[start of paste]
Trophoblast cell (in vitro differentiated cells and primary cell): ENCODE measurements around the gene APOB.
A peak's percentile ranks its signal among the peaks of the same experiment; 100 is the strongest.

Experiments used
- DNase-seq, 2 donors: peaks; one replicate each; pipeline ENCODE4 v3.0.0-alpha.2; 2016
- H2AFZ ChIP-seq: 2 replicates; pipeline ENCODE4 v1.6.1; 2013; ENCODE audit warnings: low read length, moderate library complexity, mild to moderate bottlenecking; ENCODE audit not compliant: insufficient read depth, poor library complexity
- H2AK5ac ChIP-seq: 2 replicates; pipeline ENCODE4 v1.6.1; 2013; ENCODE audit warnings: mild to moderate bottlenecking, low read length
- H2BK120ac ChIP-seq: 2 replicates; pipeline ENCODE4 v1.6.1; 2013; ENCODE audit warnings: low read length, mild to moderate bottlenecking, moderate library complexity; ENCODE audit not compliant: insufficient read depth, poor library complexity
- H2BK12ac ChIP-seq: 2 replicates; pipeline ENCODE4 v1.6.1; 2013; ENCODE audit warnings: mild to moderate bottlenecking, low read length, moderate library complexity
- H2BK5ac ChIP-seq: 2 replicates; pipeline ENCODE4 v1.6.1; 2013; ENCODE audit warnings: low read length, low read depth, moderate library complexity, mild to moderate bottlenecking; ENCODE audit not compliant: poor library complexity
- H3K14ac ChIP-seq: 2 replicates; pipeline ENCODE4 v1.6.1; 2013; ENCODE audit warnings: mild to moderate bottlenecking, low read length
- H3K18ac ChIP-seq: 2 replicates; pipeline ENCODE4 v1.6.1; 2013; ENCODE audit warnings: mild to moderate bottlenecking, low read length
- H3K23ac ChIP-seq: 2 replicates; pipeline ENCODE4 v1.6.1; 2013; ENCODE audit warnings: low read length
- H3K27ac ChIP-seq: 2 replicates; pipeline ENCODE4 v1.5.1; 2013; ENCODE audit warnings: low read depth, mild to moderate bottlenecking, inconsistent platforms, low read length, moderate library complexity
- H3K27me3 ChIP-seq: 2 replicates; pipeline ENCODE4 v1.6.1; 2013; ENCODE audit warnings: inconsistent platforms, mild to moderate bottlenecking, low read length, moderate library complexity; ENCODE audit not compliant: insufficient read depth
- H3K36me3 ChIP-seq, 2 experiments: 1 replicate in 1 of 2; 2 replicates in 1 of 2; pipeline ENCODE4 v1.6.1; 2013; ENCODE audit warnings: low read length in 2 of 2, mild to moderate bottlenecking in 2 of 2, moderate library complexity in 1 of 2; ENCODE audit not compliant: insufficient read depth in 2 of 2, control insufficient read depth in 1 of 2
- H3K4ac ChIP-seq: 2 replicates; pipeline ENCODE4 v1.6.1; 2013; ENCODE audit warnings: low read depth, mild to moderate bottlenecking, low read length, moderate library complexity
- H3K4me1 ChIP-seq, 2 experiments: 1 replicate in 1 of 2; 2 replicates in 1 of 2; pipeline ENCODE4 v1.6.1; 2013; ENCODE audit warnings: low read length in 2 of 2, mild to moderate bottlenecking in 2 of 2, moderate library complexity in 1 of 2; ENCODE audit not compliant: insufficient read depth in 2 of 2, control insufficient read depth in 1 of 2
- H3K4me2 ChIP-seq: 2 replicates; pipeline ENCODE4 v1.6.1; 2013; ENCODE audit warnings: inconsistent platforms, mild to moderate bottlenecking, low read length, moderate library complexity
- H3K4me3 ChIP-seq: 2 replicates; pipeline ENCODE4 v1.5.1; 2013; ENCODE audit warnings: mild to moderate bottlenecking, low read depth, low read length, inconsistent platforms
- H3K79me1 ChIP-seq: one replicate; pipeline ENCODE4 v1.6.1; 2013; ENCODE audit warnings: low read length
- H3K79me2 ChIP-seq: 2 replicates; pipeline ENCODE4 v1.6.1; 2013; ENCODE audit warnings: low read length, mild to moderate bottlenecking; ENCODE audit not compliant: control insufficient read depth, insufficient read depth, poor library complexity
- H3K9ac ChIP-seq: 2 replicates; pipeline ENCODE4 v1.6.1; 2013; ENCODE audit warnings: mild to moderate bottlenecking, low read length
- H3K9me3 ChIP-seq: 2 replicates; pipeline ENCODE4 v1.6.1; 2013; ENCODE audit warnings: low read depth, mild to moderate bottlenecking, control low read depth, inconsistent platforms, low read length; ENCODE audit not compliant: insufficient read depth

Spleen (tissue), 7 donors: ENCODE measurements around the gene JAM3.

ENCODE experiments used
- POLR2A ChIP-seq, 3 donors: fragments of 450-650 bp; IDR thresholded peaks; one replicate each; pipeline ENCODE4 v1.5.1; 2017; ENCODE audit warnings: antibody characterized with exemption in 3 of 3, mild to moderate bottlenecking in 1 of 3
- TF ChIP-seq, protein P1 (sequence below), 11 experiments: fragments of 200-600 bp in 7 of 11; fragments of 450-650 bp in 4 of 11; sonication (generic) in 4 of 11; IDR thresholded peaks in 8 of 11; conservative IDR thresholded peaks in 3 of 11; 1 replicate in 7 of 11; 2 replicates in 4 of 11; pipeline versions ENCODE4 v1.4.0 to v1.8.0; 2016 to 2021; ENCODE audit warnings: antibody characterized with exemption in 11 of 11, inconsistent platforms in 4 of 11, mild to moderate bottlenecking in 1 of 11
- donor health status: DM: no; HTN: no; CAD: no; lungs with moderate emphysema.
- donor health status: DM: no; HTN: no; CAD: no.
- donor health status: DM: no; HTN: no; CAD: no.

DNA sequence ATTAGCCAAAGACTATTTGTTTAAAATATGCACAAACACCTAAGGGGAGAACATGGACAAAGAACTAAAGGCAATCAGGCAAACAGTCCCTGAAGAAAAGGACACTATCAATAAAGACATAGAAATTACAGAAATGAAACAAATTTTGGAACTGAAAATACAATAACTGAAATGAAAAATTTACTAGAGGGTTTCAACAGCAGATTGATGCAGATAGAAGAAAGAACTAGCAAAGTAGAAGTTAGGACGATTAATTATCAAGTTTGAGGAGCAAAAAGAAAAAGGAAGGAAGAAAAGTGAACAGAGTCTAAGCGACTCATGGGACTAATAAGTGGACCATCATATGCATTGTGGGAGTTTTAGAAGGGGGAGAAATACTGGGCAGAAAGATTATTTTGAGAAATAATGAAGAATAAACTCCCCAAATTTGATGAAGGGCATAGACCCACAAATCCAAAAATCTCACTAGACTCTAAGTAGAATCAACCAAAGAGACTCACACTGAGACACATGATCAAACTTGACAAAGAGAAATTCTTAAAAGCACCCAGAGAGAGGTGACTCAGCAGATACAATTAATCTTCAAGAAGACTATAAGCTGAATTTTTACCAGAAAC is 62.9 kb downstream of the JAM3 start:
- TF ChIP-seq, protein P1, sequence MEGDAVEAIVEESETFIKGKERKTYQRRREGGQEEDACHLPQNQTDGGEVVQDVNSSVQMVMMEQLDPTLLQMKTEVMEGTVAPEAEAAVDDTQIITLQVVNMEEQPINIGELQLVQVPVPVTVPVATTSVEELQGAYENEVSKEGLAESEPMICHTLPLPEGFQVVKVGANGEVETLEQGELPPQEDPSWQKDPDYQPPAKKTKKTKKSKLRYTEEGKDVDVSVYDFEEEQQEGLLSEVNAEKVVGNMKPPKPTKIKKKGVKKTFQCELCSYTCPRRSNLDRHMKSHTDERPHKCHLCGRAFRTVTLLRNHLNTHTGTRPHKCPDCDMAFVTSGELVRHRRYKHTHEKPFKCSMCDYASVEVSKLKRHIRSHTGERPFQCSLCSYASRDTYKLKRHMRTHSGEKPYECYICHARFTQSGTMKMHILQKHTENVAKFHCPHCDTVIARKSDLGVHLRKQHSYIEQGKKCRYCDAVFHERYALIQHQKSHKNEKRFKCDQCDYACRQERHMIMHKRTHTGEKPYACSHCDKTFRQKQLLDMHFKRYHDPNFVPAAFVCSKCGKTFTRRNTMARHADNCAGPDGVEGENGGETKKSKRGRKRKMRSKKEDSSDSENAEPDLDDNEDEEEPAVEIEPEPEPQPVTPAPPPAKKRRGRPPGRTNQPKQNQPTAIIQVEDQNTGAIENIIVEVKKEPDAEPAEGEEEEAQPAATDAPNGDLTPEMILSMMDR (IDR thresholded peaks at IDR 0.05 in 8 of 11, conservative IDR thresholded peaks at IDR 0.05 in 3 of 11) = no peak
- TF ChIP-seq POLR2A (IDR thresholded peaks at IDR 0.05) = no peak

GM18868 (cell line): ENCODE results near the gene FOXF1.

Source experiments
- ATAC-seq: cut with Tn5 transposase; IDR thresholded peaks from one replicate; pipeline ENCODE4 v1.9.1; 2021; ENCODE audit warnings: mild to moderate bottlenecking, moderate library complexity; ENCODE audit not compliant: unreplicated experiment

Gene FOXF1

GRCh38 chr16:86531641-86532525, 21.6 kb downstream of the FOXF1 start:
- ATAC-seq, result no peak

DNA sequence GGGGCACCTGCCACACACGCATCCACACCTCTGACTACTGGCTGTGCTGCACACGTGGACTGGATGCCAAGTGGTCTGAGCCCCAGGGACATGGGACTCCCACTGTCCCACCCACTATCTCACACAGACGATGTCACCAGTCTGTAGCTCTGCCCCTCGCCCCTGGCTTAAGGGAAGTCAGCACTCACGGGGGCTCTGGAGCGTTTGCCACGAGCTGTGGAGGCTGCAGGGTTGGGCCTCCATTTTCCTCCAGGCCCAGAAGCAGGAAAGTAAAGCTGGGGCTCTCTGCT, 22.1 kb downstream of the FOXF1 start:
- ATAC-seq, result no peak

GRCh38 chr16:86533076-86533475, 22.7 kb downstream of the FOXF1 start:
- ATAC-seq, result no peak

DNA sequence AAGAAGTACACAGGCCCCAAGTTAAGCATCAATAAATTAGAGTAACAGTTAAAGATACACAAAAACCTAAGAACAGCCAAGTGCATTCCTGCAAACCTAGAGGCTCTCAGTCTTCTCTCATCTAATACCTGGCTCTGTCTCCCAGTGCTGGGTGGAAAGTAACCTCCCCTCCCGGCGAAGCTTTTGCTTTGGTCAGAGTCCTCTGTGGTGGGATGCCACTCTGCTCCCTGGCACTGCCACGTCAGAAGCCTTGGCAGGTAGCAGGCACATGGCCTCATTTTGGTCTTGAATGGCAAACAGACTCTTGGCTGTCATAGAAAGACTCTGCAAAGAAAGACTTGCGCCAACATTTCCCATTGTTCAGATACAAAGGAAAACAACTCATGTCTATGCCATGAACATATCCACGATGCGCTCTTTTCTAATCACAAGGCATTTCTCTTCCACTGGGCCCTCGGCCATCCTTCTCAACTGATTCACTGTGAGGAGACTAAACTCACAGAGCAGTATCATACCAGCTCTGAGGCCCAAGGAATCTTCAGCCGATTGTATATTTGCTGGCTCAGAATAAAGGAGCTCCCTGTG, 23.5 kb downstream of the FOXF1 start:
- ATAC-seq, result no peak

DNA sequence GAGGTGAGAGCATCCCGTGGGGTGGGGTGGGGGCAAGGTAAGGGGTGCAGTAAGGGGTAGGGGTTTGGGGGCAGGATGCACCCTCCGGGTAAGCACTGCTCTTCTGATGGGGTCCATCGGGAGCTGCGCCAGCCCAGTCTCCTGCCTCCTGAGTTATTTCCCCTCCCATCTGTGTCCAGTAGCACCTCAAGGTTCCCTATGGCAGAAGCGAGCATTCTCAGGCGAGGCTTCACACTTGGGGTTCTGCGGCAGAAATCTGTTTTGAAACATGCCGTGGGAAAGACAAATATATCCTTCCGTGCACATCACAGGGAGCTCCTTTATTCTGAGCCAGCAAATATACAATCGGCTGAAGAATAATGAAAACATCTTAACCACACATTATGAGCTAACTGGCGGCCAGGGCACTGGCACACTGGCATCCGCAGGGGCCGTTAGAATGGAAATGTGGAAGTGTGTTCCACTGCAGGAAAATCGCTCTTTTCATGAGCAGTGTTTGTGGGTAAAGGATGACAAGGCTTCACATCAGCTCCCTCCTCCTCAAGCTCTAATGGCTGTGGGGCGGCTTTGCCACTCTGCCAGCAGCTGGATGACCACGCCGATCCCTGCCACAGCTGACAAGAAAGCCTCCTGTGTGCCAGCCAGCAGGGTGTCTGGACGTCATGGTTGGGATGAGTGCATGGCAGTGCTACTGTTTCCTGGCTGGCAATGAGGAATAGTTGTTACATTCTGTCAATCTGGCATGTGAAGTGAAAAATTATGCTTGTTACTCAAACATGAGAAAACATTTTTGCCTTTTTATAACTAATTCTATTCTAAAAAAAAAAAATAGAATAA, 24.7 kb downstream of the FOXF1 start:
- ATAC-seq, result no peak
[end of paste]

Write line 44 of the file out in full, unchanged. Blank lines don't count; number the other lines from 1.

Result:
DNA sequence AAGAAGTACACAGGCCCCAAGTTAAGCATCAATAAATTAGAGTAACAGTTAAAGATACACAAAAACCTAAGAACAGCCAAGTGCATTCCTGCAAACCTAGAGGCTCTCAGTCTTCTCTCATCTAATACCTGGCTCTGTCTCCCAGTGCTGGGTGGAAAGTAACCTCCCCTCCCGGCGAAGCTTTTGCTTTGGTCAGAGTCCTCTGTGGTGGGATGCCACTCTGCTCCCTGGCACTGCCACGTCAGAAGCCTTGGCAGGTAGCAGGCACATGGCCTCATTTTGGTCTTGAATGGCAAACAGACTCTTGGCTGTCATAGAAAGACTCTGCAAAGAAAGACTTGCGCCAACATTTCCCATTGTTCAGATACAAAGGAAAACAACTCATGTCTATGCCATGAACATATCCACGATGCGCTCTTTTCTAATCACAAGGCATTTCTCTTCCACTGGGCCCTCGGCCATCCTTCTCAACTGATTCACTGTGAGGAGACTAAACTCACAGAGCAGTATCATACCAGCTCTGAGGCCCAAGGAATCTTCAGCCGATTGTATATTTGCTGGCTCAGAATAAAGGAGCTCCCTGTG, 23.5 kb downstream of the FOXF1 start: